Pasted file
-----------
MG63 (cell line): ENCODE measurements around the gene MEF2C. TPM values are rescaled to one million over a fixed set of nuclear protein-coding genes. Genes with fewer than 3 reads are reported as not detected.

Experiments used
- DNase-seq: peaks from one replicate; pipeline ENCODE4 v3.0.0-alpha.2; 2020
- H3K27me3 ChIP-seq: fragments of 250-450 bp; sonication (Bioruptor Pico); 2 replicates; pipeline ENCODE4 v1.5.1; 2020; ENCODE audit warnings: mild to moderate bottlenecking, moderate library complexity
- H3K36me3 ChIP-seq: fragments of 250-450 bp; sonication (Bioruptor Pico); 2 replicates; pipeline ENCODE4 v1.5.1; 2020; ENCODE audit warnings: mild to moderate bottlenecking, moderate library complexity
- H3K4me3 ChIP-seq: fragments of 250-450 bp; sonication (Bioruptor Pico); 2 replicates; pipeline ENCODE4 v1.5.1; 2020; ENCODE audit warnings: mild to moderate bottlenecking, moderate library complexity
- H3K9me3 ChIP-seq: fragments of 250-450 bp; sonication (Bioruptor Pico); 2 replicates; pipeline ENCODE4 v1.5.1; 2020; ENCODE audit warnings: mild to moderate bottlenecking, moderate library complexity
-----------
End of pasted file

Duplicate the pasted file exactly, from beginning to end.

MG63 (cell line): ENCODE measurements around the gene MEF2C. TPM values are rescaled to one million over a fixed set of nuclear protein-coding genes. Genes with fewer than 3 reads are reported as not detected.

Experiments used
- DNase-seq: peaks from one replicate; pipeline ENCODE4 v3.0.0-alpha.2; 2020
- H3K27me3 ChIP-seq: fragments of 250-450 bp; sonication (Bioruptor Pico); 2 replicates; pipeline ENCODE4 v1.5.1; 2020; ENCODE audit warnings: mild to moderate bottlenecking, moderate library complexity
- H3K36me3 ChIP-seq: fragments of 250-450 bp; sonication (Bioruptor Pico); 2 replicates; pipeline ENCODE4 v1.5.1; 2020; ENCODE audit warnings: mild to moderate bottlenecking, moderate library complexity
- H3K4me3 ChIP-seq: fragments of 250-450 bp; sonication (Bioruptor Pico); 2 replicates; pipeline ENCODE4 v1.5.1; 2020; ENCODE audit warnings: mild to moderate bottlenecking, moderate library complexity
- H3K9me3 ChIP-seq: fragments of 250-450 bp; sonication (Bioruptor Pico); 2 replicates; pipeline ENCODE4 v1.5.1; 2020; ENCODE audit warnings: mild to moderate bottlenecking, moderate library complexity